Imagine a world where your credit card would not fit into every cash machine. Also, imagine a world without telephone codes, country and currency codes and access to internet. If we don't have standards, or communication between people and machine, it would have been extremely difficult.
A standard is a document that provides, inter alia, requirements, rules, and guidelines, for a process, product or service. Standards are the result of a consensus and are approved by a recognised body aimed at achieving the optimum degree of order in a given context. The process of formulating, issuing and implementing standard is called standardisation.
Primary aim of standardisation are fitness for purpose, interchangeability, variety reduction, compatibility, better utilisation of resources, transfer of technology, better communication and understanding, removal of trade barriers and guarding against factors that affect the health and safety of consumers.
International Organisation of Standardisation (ISO) develops standards by a panel of experts within a technical committee. ISO has developed nearly 20,000 standards covering almost every aspects of daily life.
There are almost 100 international level standardisation bodies working on different specialised areas. Some commonly known bodies are International Electro-technical Commission (IEC), International Telecommunications Union (ITU), International Plant Protection Convention and Codex Alimentarius Commission.
There are active regional standards bodies like South Asian Regional Standard Organisation and Committee for European Norms etc. Prominent national standards bodies are British Standards Institutions since 1901, Standards Australia established in 1922 and Bangladesh Standards and Testing Institution (BSTI) that has been a member of the ISO since 1974.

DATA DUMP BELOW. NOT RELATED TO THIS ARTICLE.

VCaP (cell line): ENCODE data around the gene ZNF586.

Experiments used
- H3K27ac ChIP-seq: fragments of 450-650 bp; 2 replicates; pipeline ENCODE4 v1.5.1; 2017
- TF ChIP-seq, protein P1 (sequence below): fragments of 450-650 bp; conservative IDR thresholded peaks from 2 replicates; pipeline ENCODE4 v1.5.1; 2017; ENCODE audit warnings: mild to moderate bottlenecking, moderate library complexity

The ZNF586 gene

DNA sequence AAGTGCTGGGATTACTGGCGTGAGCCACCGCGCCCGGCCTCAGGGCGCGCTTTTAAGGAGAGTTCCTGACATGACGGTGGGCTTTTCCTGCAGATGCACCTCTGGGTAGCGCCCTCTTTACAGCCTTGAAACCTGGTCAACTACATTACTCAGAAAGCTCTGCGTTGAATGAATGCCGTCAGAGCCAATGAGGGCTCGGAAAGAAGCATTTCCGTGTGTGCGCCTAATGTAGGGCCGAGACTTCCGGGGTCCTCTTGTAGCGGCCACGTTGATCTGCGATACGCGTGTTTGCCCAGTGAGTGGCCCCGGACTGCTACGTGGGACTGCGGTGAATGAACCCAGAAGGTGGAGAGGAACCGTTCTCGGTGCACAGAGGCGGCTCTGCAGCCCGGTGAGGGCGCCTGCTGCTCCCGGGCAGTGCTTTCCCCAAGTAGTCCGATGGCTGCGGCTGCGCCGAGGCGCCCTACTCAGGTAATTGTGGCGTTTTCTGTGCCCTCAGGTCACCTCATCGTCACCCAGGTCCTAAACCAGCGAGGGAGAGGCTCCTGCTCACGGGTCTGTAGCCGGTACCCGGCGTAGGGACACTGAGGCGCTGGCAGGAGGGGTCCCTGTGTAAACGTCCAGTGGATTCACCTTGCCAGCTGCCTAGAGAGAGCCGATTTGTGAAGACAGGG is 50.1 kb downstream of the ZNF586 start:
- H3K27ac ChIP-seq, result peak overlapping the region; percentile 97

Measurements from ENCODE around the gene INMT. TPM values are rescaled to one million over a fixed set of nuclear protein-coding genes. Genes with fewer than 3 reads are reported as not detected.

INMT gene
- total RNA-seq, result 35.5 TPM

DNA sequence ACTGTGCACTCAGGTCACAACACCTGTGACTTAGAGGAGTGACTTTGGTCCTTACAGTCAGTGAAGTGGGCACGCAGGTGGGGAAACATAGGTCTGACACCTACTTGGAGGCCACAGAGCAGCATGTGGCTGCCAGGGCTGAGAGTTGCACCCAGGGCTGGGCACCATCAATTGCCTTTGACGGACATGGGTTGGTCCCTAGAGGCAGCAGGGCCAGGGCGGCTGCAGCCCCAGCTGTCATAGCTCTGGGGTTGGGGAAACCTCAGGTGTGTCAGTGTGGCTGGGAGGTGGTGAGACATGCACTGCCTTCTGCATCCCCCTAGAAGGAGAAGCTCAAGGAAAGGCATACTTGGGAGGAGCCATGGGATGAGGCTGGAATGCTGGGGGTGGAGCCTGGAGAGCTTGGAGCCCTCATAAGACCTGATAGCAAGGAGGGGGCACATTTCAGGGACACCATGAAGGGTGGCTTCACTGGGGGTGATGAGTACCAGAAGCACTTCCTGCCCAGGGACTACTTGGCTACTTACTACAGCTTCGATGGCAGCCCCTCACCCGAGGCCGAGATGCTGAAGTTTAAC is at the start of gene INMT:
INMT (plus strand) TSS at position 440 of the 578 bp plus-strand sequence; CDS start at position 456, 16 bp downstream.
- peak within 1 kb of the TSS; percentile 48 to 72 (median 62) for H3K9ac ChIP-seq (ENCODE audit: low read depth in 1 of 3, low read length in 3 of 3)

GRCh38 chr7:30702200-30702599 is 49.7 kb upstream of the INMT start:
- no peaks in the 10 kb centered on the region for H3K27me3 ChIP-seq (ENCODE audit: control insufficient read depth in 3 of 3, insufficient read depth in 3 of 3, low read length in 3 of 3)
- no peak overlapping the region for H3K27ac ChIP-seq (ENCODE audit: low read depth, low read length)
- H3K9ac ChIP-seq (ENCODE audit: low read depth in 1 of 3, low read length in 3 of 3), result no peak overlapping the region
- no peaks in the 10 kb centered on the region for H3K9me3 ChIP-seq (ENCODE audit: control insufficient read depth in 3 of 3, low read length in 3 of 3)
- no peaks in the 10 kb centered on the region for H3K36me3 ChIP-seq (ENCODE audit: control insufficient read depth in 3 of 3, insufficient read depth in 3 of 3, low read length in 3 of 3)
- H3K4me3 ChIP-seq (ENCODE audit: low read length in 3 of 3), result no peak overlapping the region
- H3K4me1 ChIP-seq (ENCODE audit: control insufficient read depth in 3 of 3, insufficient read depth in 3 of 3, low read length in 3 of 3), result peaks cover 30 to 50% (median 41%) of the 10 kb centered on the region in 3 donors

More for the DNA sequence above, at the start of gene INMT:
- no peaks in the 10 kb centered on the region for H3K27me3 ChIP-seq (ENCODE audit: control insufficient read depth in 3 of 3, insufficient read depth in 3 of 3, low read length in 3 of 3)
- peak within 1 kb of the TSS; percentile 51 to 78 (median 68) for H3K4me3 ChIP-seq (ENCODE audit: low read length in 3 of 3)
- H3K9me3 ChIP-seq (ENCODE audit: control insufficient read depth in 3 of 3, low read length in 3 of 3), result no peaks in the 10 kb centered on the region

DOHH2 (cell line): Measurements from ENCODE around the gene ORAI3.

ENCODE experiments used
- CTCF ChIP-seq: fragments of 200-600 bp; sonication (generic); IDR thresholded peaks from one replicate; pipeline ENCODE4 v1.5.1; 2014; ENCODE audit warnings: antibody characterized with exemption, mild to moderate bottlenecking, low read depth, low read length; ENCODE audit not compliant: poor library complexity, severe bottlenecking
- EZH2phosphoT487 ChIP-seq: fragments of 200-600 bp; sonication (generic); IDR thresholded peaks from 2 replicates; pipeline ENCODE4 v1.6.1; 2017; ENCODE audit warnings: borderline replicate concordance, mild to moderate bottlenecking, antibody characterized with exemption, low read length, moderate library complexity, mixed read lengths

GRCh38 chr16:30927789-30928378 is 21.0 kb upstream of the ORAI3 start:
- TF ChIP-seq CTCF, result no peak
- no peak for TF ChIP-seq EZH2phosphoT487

The main functions of national standards bodies includes preparation and promulgation of national standards, promotion of the implementation of standards by industry, and certification of products, maintain and update latest information on standards-related technical matters and represent the country in different international forums of standards.
Standards provide benefits to different sectors of society in different ways. For a manufacturer, standards rationalise the manufacturing process and eliminate or reduce wasteful material and labour. Also, it does reduce inventories of both raw materials and finished products and the cost of production.
For customers, standards assure the quality of goods and services, better value for many, and easier to settle disputes with supplier(s). For traders, standards provide a workable basis for acceptance and rejection and consequential disputes. For technologists, standards provide starting points for research and development for further improvement.
Every year, the World Standards Day is observed on 14 October. Some countries even observe standards week by organising seminar, workshop and distribute standards awards. This year, slogan of the Day is 'International Standards and Fourth Industrial Revolution'. The ISO, IEC and ITU determine the theme of the Day.